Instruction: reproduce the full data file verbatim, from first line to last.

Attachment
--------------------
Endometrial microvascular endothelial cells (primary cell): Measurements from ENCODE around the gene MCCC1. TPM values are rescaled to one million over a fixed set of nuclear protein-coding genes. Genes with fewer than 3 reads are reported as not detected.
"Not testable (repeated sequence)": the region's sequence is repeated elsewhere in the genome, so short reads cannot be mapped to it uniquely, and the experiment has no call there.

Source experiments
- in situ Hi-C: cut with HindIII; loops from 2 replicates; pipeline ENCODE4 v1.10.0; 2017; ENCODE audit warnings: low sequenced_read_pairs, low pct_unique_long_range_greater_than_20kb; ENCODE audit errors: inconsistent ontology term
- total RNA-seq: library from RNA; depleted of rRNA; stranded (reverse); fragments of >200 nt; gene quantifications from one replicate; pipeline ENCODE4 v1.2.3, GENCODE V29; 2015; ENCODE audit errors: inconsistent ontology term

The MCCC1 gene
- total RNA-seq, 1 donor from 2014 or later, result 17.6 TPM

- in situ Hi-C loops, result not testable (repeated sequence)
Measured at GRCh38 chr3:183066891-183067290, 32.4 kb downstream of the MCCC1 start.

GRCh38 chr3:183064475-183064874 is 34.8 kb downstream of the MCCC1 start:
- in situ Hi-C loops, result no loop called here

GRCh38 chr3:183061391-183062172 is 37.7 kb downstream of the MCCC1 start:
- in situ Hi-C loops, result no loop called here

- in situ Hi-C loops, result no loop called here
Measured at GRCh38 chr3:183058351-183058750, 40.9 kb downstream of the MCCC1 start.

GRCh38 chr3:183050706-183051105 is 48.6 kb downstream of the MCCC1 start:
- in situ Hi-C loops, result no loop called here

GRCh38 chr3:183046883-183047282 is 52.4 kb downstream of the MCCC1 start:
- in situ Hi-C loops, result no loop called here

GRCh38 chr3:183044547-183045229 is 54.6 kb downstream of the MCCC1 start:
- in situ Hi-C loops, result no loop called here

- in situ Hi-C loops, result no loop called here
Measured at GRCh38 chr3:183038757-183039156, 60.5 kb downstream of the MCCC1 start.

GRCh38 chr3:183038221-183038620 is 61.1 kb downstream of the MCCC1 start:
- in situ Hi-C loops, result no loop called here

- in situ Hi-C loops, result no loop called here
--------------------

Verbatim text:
Endometrial microvascular endothelial cells (primary cell): Measurements from ENCODE around the gene MCCC1. TPM values are rescaled to one million over a fixed set of nuclear protein-coding genes. Genes with fewer than 3 reads are reported as not detected.
"Not testable (repeated sequence)": the region's sequence is repeated elsewhere in the genome, so short reads cannot be mapped to it uniquely, and the experiment has no call there.

Source experiments
- in situ Hi-C: cut with HindIII; loops from 2 replicates; pipeline ENCODE4 v1.10.0; 2017; ENCODE audit warnings: low sequenced_read_pairs, low pct_unique_long_range_greater_than_20kb; ENCODE audit errors: inconsistent ontology term
- total RNA-seq: library from RNA; depleted of rRNA; stranded (reverse); fragments of >200 nt; gene quantifications from one replicate; pipeline ENCODE4 v1.2.3, GENCODE V29; 2015; ENCODE audit errors: inconsistent ontology term

The MCCC1 gene
- total RNA-seq, 1 donor from 2014 or later, result 17.6 TPM

- in situ Hi-C loops, result not testable (repeated sequence)
Measured at GRCh38 chr3:183066891-183067290, 32.4 kb downstream of the MCCC1 start.

GRCh38 chr3:183064475-183064874 is 34.8 kb downstream of the MCCC1 start:
- in situ Hi-C loops, result no loop called here

GRCh38 chr3:183061391-183062172 is 37.7 kb downstream of the MCCC1 start:
- in situ Hi-C loops, result no loop called here

- in situ Hi-C loops, result no loop called here
Measured at GRCh38 chr3:183058351-183058750, 40.9 kb downstream of the MCCC1 start.

GRCh38 chr3:183050706-183051105 is 48.6 kb downstream of the MCCC1 start:
- in situ Hi-C loops, result no loop called here

GRCh38 chr3:183046883-183047282 is 52.4 kb downstream of the MCCC1 start:
- in situ Hi-C loops, result no loop called here

GRCh38 chr3:183044547-183045229 is 54.6 kb downstream of the MCCC1 start:
- in situ Hi-C loops, result no loop called here

- in situ Hi-C loops, result no loop called here
Measured at GRCh38 chr3:183038757-183039156, 60.5 kb downstream of the MCCC1 start.

GRCh38 chr3:183038221-183038620 is 61.1 kb downstream of the MCCC1 start:
- in situ Hi-C loops, result no loop called here

- in situ Hi-C loops, result no loop called here